- Kyoto Flowering: March 25 / Full bloom: April 1
- Osaka Flowering: March 26 / Full bloom: April 1
- Sendai Flowering: April 6 / Full bloom: April 11
- Sapporo Flowering: April 30 / Full bloom: May 4
Where is the best place to see the cherry blossoms in Japan?
Japanese cherry blossom hotspots can be found in over 1,000 locations across the country, so choosing just one best place is tough. We’ve found it easier to come up with our sample of stunning spots by region
In the colder areas of Northern Japan, cherry blossom season typically occurs later than in the rest of the country. Sakura in Sendai in the Tohoku region were forecast to open at the end of March.
The last cherry blossoms in Japan to open are expected to be in Hokkaido toward the end of April.
Here are the top five places in Japan:
Goryokaku Tower and Fort Goryaku
A star-shaped fort with the first French-style fortifications in Hakodate Japan. Goryokaku was designated as a national special historic site and the surrounding park is known for its famous cherry blossoms. The 107m-high Goryokaku Tower adjacent to the park is a spot where you can marvel at a unique view of the gorgeous Hokkaido cherry blossoms from above.
In Tokyo, about 800 cherry trees blossom along Megurogawa which stretches for about 3.8 kilometers. While there are no parks here, you can enjoy cherry blossom viewing while having drinks and meals in the cafes and restaurants along the river.
Also Read: Where to See Night Cherry Blossoms in Tokyo
One of the most popular spots in Tokyo, and one where trees tend to bloom, is Ueno Park, home to over 1,000 cherry blossom trees, as well as plenty of museums, shrines, and ponds. A 4km stretch is illuminated from 5 pm to 9 pm (from about March 23 to April 10). Graze as you go, on noodles and sticky rice balls from food stalls.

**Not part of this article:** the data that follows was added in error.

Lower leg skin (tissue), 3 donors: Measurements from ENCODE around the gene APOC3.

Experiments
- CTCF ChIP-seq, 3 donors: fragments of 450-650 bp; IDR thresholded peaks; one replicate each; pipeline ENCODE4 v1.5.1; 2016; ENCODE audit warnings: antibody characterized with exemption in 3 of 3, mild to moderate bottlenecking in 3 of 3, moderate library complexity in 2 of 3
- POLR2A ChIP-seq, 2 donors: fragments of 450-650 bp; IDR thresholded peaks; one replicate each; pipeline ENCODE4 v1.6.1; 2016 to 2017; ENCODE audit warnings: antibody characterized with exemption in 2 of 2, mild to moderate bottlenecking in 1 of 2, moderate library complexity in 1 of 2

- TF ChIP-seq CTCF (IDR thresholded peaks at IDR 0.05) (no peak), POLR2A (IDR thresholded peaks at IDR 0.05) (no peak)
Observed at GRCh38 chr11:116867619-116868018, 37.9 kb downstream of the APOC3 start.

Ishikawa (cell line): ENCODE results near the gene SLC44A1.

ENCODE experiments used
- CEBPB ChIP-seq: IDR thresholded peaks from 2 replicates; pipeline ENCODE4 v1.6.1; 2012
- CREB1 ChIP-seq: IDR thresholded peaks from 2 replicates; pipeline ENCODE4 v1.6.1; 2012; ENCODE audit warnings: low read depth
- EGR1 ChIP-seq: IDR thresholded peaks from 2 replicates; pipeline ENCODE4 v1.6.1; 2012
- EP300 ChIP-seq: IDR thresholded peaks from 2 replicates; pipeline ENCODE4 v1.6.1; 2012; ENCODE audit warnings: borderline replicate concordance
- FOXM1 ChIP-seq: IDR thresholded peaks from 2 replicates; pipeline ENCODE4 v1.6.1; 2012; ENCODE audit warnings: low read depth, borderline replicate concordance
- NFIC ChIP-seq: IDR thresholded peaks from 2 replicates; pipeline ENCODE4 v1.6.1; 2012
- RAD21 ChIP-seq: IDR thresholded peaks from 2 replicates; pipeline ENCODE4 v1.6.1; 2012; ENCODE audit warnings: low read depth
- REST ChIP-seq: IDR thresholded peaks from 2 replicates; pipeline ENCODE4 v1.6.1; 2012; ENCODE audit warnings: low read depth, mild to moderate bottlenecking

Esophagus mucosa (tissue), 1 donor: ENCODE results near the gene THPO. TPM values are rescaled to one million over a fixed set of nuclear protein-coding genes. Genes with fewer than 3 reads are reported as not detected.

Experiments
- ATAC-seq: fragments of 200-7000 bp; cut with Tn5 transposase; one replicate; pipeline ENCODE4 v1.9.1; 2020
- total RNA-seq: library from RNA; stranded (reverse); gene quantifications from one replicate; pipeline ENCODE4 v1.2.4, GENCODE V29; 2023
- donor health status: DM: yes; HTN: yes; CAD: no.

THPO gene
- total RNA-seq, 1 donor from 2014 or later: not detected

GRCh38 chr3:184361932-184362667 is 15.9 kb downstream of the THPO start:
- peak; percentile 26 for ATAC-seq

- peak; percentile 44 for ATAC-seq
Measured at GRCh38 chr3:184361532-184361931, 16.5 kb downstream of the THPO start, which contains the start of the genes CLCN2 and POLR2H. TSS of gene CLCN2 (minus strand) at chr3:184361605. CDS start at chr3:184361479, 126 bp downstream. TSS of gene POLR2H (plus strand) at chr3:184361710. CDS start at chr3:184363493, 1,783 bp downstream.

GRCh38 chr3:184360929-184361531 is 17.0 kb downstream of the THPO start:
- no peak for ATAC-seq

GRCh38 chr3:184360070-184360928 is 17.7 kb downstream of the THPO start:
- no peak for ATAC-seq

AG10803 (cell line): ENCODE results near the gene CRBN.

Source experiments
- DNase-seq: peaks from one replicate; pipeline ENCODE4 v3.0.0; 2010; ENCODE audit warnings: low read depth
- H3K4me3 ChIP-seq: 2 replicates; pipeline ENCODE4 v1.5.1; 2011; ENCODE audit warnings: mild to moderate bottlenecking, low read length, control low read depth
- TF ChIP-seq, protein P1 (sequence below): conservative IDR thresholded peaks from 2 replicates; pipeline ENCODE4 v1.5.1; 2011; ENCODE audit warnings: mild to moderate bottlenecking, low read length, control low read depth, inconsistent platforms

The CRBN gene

Possibly the prettiest spot for cherry blossom viewing, this ancient three-story castle is surrounded by a fortified moat and a huge tree-lined park that hosts illuminations in the evenings.
Come sakura season and this is probably Japan’s most famous cherry-bloom destination, where a carpet of blushing blooms cascade the mountainsides.
Further Reading: Best Hikes to See Cherry Blossoms in Japan
Why is cherry blossom season so important in Japan?
Viewing cherry blossoms has been a national pastime since the 8th century. There are many species of cherry, some of which have been cultivated through cross-breeding. These efforts took off in the 14th century where they became cultivated as ornamental flowers.
But why is Japan so fascinated with the sakura phenomenon since centuries ago? Cherry blossom trees have many meanings to the Japanese. A lot has to do with the very brief life of the flowers, blooming only for about a week to ten days.